A memorial could also be a keepsake, or memento that we might keep. Some people do this when a loved one dies, and they keep something of theirs as a memorial to this person.
Now, we understand that Passover is a memorial of God's passing over the children Israel during the 10th plague in Egypt, when all the first-born were killed. If they had the blood on their doorposts and lintel they were passed over.
We know that the Days of Unleavened Bread memorialize the Exodus from Egypt, and the coming out all the way through the Red Sea.
And we understand that Pentecost remembers both the giving of the Law at Mount Sinai, as well as the giving of the Holy Spirit in Jerusalem after Christ's resurrection from the dead and His ascension into heaven.
But, what does the day of Trumpets memorialize?
We know that it looks forward to something like every other of God's holy days. We know that Trumpets looks forward to the return of Christ. But, what does it look back on, what does it memorialize?
This is the question we are going to look into today.
Several years ago, my dad gave a sermon on the story of Joseph being a memorial of the day of Trumpets. I do not want to contend with that at all. That is not my intention today.
What I want to do is suggest another memorial of the day of Trumpets. I think that as we go through it you will see that there are obvious parallels in this. There are problems with it—yes, but there are many parallels to what we understand that the day of Trumpets to mean.
The only real clues that we have in Leviticus 23:24-25 about what this day memorializes is the fact that it occurs on a certain day—first day of the seventh month—and it is a memorial of trumpets blowing, a shofar shouting; a lot of noise being made.
In the story of Joseph, the date (Tishri 1) is a very good possibility because at the time, most of the people in the Near East kept their birthdays on the civil New Year rather than the specific day that they were born. It was easier when using a lunar calendar to just do it every year at Tishri 1. Even Pharaoh, the greatest one on earth at the time, did this. And so, the events that happened during the time of Joseph when he was raised to the rank of Prime Minister under the Pharaoh, would most likely have occurred on Tishri 1 because it was the Pharaoh's birthday. So, we see that there was a good possibility that this story of Joseph is a memorial of the day of Trumpets.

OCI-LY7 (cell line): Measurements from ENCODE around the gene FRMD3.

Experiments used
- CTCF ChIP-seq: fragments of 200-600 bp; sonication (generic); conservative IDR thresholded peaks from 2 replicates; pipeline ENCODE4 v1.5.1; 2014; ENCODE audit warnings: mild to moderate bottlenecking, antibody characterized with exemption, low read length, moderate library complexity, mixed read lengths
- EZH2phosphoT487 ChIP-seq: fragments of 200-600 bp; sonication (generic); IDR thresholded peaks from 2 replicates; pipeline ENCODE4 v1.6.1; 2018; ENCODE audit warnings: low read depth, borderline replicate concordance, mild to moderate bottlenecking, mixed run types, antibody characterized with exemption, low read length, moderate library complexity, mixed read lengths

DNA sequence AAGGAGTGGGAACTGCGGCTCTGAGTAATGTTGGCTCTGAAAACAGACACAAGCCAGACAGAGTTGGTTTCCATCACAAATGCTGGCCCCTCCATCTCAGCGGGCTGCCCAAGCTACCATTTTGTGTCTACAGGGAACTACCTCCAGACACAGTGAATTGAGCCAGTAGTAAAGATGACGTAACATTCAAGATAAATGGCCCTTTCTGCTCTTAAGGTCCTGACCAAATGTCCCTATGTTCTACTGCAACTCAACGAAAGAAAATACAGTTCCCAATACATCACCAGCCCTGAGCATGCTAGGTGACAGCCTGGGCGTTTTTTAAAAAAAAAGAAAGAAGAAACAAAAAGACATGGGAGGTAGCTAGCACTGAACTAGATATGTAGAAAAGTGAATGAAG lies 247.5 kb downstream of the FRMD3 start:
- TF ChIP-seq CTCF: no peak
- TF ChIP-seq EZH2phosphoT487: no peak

If you go back and look in Genesis you will find that trumpets are not really mentioned. However, you would expect trumpets to have been blown, and a great shout to have gone up, when Joseph was given his new position and raised in rank from a prisoner to second in command in the whole land. Pharaoh even says that he was supposed to be announced to the people and so there was a great deal of shouting.
Obviously, Joseph is a type of Jesus Christ. The name that he was given there says that, in the meaning of it, he was a savior of the world, or something along that line. So obviously, there are parallels to what Jesus is going to do at His second coming, and what Joseph did being raised in rank. So, there are good possibilities there. But, the blowing of the trumpet is something that one must infer from the text.